Cleveland Browns' CB Joe Haden was kicked out of practice today by head coach Pat Shurmur.
By PAT McMANAMONFS Ohio
BEREA, Ohio —Joe Haden's odd training camp of discontent continued Wednesday.
On the last day of camp, Haden was tossed off the practice field by coach Pat Shurmur for being too rough.
Haden's ejection included an in-your-face discussion with Shurmur that had the coach using expletives.
"I'm not gonna talk about it," Shurmur said when practice ended.
He pointed out he respected Haden, then added: "If you want details, you're going to have to find it on Twitter."
He then apologized that fans were subjected to profanity.
When a followup question was asked, Shurmur barked: "Don't ask."
"That's between me and the player," he said. "Joe's a great competitor and I appreciate what he does and who he is. I'm not talking about it anymore. You'll have to go somewhere else to find out."
At about the same time, team president Mike Holmgren told Sports Time Ohio that Haden had been tossed for overaggressiveness in practice and that Haden had been warned to tone it down.
Haden's sin: He dragged rookie Travis Benjamin to the ground after a touchdown catch when the players were not practicing in pads.
While it might sound silly that a coach got upset about a player being physical, it's the new rage in the NFL not to hit or knock guys to the ground in practice. Coaches want to avoid injury, and they see limiting hitting as a way to help.
"I think it's important that we practice smart," Shurmur said. "You have to be able to practice at game speed (without tackling). I want all of our guys to make it to the horse race. Everything I do, all my thoughts, revolve around our players and our team. I told the guys that."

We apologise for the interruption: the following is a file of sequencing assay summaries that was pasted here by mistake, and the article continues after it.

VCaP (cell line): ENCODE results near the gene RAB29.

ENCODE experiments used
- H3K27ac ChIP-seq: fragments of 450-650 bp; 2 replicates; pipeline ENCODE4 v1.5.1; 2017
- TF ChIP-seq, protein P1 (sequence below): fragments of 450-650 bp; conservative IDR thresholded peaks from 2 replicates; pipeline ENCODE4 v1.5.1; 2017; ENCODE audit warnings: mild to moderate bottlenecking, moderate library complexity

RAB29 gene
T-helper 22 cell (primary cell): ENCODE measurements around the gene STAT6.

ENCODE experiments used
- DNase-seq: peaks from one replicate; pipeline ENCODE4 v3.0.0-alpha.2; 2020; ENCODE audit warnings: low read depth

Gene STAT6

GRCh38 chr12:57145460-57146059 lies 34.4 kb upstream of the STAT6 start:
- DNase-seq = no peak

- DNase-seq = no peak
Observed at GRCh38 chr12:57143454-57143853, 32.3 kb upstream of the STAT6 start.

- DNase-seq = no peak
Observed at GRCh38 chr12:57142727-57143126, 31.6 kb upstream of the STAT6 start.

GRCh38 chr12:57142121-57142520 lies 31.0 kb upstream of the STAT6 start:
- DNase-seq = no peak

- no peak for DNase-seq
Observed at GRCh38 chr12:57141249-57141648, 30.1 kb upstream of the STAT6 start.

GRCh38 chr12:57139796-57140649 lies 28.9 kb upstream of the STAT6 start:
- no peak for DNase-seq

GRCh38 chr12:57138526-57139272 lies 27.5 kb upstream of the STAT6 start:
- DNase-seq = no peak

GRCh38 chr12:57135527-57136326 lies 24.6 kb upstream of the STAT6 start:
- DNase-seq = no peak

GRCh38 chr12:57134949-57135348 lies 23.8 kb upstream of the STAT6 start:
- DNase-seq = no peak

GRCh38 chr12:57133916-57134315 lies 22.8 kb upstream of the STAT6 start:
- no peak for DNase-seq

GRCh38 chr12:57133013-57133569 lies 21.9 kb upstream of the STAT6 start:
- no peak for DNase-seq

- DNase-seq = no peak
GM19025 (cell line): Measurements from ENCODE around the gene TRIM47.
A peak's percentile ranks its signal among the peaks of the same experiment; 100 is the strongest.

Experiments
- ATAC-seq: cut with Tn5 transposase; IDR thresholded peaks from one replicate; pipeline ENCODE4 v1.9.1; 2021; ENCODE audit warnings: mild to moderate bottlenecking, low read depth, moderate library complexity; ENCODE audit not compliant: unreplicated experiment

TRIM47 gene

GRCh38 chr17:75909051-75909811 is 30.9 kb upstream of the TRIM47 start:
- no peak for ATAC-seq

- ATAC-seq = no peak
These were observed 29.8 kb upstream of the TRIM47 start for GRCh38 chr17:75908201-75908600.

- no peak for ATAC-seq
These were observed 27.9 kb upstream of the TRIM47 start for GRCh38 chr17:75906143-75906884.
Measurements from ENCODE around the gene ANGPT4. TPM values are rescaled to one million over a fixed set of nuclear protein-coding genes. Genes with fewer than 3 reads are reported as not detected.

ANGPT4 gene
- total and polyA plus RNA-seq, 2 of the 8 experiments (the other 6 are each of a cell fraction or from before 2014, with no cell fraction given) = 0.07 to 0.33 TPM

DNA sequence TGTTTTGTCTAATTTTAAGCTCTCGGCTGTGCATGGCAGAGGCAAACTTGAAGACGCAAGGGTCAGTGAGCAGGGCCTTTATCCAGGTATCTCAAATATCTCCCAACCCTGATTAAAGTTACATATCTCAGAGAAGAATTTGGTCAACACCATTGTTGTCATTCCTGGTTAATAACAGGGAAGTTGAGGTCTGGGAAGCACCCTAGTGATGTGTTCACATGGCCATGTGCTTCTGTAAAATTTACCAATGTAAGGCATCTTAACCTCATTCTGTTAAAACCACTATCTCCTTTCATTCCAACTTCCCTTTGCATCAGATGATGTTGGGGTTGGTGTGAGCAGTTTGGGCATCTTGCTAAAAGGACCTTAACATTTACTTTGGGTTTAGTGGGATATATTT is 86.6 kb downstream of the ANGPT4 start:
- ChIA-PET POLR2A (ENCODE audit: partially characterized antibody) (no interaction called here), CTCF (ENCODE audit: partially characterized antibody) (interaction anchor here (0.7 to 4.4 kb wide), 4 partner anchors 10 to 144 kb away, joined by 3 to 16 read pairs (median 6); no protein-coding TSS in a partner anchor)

Haden's teammates shrugged it off.
"Boys will be boys," wide receiver/return specialist Josh Cribbs said. "It's football. That's the nature of football, and we love it. They hug and they make up and it's no problem. Boys will be boys, and coaches will be coaches. (Shurmur) had to defuse the situation. We have to give Coach our all, and Joe does that, as well."
Such incidents come and go with many teams, as training camp sometimes leads to scuffles. After the team's late afternoon walk-through, Shurmur approached reporters and said he had talked to Haden and called the incident a "dead issue."
Pittsburgh Steelers defensive back Ike Taylor and wide receiver Antonio Brown got a lecture from general manager Kevin Colbert after they came to blows in practice last week. The two then went out and scored touchdowns in the next preseason game.
It's rare, though, that a head coach gets involved, as Shurmur did.
Haden is reportedly facing a four-game suspension from the league for testing positive in the offseason for Adderall, a stimulant on the league's banned list.
Browns have not heard anything about a suspension for Haden, and they are not allowed to comment on it.
Haden has not denied the report, saying only it was a "league matter." He has continued camp activities and performed well.
Presumably Wednesday's "discussion" was not an Adderall-addled event, but when a player faces a possibile suspension, anything he does draws a little more attention. Especially since Haden has made himself into a self-styled celebrity in win-starved Cleveland.
When camp ended Wednesday, many of the Browns went immediately to the fans to sign autographs, which they did for an extended time. But Haden, one of the team's more popular players, did not participate.
Thus did the Browns training camp come to a conclusion.